Denver Detour, Pt. 1

So, I decided to just up and go to Denver for a couple days. A little on the spontaneous side, but one of my favorite bands, The National, was playing Red Rocks, a super famous venue I’d never been to, and I thought, why not? I don’t have kids, so I can do things like that, right?

Well, the answer to “why not?” turned out to be “because Denver is going to experience an early cold spell and it’s going to be just above freezing and raining at the outdoor concert, and Rocky Mountain National Park’s main road is going to be closed due to early snow so all your plans are going to be ruined.” But I didn’t know that two weeks before the trip, when I originally planned it.

But, making the best of things, the direct flight from Baltimore to Denver is about three and a half hours, which is a nice chunk of reading time, especially when you factor in time spent waiting for boarding, etc. I overpacked books, as I always do, just in case.

I’m still working through Mildred Walker’s Fireweed and the collected short stories of Zora Neale Hurston. I also brought the Short Fiction of Nella Larsen (which turned out to be three very short stories that took almost no time at all to finish once we were in the air), and I also packed the recently-found-and-purchased Dragonflight by Anne McCaffrey!

I’ve been looking for a copy for a while, but it’s a tough one to find. Other books in the series are pretty common in used bookstores, but a paperback of the first one turned out to be pretty rare (people do seem to hang on to Dragonflight).  Finally, though, the Book Nook in Glen Burnie came through!

The three short stories by Nella Larsen were quick to get through, as I mentioned. Passing and Quicksand are both stronger than her three published short stories, the best of which was the last, Sanctuary. They all had familiar elements that you’d recognize from her novels, and they were remarkable in their own right, but more of interest to experts or as a novelty than as standalone writing; if you read only one thing by Larsen, it should of course by Passing. But I’m glad to have read the stories, because now I have read all that she published. While it’s not extensive, everything she left gives the reader much to think about.

I then spent a good hour or so making progress through Fireweed, happily ensconced in a tiny mill town in the upper peninsula of Michigan, just before the Great Depression. This kind of book is right in my wheelhouse – very Cather-esque.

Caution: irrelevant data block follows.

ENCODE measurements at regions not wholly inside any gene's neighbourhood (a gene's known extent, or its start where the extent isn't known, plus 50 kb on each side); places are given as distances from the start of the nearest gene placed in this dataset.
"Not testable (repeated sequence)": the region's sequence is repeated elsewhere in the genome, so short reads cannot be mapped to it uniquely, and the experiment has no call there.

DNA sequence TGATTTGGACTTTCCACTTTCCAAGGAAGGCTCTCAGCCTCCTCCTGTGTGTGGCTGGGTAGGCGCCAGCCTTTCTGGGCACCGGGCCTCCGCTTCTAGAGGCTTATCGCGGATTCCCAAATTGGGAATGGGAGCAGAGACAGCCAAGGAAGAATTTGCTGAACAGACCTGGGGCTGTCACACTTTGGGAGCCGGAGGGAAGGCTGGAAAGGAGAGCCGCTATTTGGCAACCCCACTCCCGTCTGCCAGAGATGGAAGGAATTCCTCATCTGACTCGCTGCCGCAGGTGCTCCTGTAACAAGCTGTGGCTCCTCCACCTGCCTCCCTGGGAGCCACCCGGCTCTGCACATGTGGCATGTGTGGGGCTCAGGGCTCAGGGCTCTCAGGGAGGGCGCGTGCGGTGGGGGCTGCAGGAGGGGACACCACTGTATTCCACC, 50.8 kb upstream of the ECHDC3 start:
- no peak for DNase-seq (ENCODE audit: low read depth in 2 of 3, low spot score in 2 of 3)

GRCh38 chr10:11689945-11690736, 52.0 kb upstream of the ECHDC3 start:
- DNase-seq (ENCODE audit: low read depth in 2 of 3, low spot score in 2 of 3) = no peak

Then I started Dragonflight. One of the great things about this project is that it has really pushed me outside of just reading the typical books I would naturally gravitate toward (like Fireweed), causing me to discover that I actually love a lot of books I didn’t realize I would – like Dragonflight. I only made it 50 pages in before the plane landed, and I was bitterly angry at the announcement of our final descent for interrupting the adventure in Ruatha. Couldn’t they see I was in the middle of something?!

Anyway, once I landed, I ended up having real-life adventures that put my dragon-related ones on pause temporarily. The concert, if you’re wondering, was wonderful, although it’s probably the coldest I’ve been since a Dave Matthews Band concert I attended in the rain in…1999 maybe? at RFK Stadium.

I was much better prepared for this one from a warm clothing perspective (college students do a terrible job of dressing for the elements when attending outdoor concerts when compared with legal analysts in their late thirties, if you can believe it), but in absolute terms the weather was just colder for this one!

redrocks

Red Rocks is a really magical place and I can see why musicians are known for doing such amazing performances there. The opening act, Sharon van Etten, put on an amazing show too, in fact, so much so that even though I wasn’t really that familiar with her, I could tell that this was a standout show. About halfway through her set, the thought “she’s playing the show of her life” just kind of popped into my head, and I wondered to myself why I thought that, since I had no way of knowing if it was true.

Later in the show, though, during their own awesome set, The National’s guitarist thanked Sharon for opening and mentioned that it was the best performance he’d ever seen her give. So the vibe I was picking up from her was right on! Red Rocks seems to inspire that from musicians.

Anyway, my adventures in Denver will continue in my next post. I even get to go to a used bookstore, although the visit was not altogether harmonious…until next time. Happy reading, y’all!

2 thoughts on “Denver Detour, Pt. 1

  1. Glad to read that Denver went so well: Red Rocks looks breathtaking! The National must’ve sounded amazing in that venue. I also like their music and Sharon van Etten’s, though I haven’t listened much to her either. Do you have a favorite album by The National?

    Liked by 1 person

    1. High Violet will always have a special place in my heart! Perfect album. But they haven’t made a bad one if you ask me. Actually, Sleep Well Beast, the new one, sounded too labored when it came out – too many forced layers – but the songs sound so great live that I’m now enjoying the studio album more.

      Liked by 1 person

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